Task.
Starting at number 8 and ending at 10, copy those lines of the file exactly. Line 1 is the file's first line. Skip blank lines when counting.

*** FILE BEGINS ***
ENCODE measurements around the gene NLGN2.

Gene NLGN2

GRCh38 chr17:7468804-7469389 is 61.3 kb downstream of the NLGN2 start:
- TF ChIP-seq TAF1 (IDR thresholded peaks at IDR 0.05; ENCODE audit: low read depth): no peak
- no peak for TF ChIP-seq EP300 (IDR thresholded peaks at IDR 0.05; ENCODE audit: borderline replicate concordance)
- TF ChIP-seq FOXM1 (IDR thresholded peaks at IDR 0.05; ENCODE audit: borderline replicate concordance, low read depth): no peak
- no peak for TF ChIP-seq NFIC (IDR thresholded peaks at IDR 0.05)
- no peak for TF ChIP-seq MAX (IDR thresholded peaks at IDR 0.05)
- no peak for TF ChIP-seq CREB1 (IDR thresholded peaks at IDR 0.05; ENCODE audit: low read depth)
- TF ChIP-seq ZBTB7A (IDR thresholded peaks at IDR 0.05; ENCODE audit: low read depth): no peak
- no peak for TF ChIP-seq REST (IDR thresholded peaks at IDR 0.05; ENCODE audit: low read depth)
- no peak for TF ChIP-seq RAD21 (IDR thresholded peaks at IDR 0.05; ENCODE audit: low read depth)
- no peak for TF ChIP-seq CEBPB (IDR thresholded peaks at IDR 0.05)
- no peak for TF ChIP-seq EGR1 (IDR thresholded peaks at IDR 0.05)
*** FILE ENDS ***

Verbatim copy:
- no peak for TF ChIP-seq MAX (IDR thresholded peaks at IDR 0.05)
- no peak for TF ChIP-seq CREB1 (IDR thresholded peaks at IDR 0.05; ENCODE audit: low read depth)
- TF ChIP-seq ZBTB7A (IDR thresholded peaks at IDR 0.05; ENCODE audit: low read depth): no peak